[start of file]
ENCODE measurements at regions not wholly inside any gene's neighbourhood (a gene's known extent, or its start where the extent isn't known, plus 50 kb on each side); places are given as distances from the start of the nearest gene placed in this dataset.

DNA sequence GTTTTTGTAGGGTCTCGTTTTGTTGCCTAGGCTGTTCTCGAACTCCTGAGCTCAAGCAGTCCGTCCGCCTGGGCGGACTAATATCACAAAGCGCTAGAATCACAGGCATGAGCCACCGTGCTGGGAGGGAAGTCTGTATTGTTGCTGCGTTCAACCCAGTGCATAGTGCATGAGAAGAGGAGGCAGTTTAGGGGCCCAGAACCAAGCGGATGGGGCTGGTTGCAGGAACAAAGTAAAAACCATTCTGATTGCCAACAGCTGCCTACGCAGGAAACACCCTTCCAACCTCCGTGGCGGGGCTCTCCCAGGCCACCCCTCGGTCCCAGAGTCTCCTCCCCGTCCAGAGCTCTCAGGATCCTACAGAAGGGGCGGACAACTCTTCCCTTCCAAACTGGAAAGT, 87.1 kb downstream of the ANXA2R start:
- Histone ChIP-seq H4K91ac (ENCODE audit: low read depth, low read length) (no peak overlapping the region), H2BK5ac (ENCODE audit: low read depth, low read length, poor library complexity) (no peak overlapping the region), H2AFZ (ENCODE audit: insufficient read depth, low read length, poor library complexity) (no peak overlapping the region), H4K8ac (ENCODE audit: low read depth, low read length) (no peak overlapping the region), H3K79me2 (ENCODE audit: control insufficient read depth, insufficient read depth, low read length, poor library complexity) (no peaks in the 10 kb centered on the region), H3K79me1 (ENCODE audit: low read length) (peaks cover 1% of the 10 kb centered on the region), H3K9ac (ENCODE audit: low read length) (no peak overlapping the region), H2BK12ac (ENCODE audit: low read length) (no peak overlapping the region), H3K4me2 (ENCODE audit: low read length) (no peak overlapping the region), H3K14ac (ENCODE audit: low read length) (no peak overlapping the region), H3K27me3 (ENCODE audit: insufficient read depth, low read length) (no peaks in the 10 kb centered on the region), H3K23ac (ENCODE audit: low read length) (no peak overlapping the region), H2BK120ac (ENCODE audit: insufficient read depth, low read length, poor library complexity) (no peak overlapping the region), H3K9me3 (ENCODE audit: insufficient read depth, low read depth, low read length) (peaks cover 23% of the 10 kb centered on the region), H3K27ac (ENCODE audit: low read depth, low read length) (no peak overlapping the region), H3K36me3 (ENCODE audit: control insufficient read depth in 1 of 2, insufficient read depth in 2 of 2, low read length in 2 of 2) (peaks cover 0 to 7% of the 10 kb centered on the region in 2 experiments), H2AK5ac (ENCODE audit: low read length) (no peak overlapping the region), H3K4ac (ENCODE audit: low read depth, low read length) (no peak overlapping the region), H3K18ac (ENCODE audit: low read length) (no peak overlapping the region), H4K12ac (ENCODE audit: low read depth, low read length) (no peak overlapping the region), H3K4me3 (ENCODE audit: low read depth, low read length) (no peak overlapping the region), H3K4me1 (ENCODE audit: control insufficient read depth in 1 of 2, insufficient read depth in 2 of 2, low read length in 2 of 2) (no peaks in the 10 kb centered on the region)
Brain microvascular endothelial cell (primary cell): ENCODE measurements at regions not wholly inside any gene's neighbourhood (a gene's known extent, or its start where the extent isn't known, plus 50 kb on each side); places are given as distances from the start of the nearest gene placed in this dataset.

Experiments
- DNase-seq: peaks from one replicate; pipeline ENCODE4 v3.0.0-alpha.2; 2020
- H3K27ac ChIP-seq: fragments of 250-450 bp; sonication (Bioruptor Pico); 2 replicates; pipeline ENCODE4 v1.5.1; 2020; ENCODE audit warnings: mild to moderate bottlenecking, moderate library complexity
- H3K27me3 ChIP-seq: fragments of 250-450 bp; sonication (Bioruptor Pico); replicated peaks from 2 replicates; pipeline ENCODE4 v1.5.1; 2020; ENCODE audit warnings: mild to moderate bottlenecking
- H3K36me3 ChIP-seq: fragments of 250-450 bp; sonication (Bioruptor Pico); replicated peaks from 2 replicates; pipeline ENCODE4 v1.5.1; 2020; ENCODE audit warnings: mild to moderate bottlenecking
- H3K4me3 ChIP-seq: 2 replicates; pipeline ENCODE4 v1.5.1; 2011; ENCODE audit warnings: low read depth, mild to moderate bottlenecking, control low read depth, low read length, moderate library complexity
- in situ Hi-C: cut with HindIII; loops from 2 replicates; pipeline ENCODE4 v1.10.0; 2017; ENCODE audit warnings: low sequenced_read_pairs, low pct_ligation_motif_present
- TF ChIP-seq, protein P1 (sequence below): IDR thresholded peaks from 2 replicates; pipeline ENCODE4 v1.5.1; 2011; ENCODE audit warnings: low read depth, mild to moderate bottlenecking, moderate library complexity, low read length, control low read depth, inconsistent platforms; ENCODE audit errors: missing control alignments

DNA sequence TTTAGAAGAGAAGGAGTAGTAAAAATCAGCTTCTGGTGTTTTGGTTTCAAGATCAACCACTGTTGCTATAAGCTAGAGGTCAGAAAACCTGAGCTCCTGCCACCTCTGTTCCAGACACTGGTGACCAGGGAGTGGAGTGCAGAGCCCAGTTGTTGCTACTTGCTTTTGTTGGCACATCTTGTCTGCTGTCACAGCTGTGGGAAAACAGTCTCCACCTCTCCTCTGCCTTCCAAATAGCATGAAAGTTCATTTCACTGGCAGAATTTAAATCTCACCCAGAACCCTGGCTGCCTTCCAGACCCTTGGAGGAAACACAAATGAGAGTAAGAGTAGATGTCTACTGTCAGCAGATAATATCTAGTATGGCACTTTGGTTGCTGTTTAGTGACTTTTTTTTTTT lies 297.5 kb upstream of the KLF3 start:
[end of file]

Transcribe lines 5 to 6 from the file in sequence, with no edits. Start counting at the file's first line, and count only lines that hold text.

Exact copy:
Experiments
- DNase-seq: peaks from one replicate; pipeline ENCODE4 v3.0.0-alpha.2; 2020